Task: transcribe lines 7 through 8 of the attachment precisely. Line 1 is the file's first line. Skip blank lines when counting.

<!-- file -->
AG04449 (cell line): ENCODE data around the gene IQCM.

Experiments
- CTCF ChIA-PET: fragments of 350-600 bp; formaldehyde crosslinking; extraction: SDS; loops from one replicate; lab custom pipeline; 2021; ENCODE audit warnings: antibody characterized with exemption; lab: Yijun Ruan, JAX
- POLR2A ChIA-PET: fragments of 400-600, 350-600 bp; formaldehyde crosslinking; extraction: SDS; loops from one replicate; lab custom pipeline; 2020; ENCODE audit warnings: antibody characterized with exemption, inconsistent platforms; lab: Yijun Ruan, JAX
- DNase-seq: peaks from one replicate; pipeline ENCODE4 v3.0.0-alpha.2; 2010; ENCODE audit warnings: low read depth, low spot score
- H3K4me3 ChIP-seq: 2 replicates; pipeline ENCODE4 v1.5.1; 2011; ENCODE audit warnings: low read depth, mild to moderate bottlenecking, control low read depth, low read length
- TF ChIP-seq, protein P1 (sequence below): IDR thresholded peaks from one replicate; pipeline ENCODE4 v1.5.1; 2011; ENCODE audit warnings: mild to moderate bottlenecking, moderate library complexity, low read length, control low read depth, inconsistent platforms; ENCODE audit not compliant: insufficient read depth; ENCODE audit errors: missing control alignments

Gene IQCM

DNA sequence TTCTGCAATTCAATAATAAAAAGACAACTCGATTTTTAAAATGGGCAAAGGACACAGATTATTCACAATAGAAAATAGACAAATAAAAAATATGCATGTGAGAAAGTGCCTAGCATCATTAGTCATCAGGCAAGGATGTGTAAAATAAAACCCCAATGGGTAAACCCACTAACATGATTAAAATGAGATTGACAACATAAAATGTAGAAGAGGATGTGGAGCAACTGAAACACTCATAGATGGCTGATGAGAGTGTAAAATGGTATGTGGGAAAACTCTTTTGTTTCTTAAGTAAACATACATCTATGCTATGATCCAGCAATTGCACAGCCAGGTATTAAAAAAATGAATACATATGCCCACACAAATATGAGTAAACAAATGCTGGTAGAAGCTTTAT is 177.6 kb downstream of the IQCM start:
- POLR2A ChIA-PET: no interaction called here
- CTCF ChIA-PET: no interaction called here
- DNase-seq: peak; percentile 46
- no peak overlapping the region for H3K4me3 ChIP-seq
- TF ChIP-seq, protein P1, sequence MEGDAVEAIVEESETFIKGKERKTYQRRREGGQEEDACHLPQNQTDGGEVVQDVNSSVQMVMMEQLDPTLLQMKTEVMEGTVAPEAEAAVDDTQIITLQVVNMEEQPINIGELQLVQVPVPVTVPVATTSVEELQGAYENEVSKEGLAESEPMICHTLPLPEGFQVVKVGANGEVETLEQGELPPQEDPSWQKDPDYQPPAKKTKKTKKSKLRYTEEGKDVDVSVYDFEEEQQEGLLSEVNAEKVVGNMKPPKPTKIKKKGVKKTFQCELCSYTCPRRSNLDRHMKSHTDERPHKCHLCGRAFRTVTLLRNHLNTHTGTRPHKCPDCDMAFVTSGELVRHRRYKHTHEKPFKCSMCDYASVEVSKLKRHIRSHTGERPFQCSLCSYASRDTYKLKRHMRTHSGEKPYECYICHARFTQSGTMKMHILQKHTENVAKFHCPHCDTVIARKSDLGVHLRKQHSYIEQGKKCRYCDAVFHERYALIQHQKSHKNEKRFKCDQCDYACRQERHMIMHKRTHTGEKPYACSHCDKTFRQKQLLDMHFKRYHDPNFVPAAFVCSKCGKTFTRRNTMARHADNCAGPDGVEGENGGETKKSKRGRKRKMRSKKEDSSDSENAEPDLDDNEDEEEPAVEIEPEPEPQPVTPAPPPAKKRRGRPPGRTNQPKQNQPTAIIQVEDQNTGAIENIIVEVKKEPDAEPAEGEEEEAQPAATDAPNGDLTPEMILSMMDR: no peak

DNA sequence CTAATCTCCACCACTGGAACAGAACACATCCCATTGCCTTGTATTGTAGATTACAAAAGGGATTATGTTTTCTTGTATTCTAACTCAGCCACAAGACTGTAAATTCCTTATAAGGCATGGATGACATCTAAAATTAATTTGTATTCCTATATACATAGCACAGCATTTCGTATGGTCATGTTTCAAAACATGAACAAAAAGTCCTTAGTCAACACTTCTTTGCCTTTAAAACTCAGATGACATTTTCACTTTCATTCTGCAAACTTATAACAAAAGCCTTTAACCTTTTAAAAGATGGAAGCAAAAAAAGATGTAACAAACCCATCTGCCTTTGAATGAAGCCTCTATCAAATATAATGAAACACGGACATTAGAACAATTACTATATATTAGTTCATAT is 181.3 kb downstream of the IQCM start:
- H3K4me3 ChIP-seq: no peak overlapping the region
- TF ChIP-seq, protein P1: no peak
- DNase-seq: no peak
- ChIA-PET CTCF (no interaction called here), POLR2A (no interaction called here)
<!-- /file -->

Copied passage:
- TF ChIP-seq, protein P1 (sequence below): IDR thresholded peaks from one replicate; pipeline ENCODE4 v1.5.1; 2011; ENCODE audit warnings: mild to moderate bottlenecking, moderate library complexity, low read length, control low read depth, inconsistent platforms; ENCODE audit not compliant: insufficient read depth; ENCODE audit errors: missing control alignments

Gene IQCM